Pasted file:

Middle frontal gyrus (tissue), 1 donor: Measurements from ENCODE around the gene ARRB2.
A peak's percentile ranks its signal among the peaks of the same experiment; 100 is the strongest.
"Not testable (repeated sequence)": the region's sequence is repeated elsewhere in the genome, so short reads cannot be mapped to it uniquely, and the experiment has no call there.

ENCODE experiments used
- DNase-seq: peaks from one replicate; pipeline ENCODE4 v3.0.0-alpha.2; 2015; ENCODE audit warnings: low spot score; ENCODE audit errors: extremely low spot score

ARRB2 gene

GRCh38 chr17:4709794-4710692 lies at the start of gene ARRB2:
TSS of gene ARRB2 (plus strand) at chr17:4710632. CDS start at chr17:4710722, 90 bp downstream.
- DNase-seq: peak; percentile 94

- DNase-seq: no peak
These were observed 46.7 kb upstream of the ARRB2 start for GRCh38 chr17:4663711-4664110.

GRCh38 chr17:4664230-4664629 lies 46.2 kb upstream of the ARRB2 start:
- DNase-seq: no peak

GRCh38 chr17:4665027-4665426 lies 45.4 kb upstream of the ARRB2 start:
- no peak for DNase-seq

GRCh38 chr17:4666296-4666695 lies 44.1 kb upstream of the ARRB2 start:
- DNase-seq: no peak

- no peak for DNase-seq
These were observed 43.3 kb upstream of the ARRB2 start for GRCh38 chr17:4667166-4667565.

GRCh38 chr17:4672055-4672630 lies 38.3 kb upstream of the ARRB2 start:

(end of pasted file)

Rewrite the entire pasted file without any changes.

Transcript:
Middle frontal gyrus (tissue), 1 donor: Measurements from ENCODE around the gene ARRB2.
A peak's percentile ranks its signal among the peaks of the same experiment; 100 is the strongest.
"Not testable (repeated sequence)": the region's sequence is repeated elsewhere in the genome, so short reads cannot be mapped to it uniquely, and the experiment has no call there.

ENCODE experiments used
- DNase-seq: peaks from one replicate; pipeline ENCODE4 v3.0.0-alpha.2; 2015; ENCODE audit warnings: low spot score; ENCODE audit errors: extremely low spot score

ARRB2 gene

GRCh38 chr17:4709794-4710692 lies at the start of gene ARRB2:
TSS of gene ARRB2 (plus strand) at chr17:4710632. CDS start at chr17:4710722, 90 bp downstream.
- DNase-seq: peak; percentile 94

- DNase-seq: no peak
These were observed 46.7 kb upstream of the ARRB2 start for GRCh38 chr17:4663711-4664110.

GRCh38 chr17:4664230-4664629 lies 46.2 kb upstream of the ARRB2 start:
- DNase-seq: no peak

GRCh38 chr17:4665027-4665426 lies 45.4 kb upstream of the ARRB2 start:
- no peak for DNase-seq

GRCh38 chr17:4666296-4666695 lies 44.1 kb upstream of the ARRB2 start:
- DNase-seq: no peak

- no peak for DNase-seq
These were observed 43.3 kb upstream of the ARRB2 start for GRCh38 chr17:4667166-4667565.

GRCh38 chr17:4672055-4672630 lies 38.3 kb upstream of the ARRB2 start: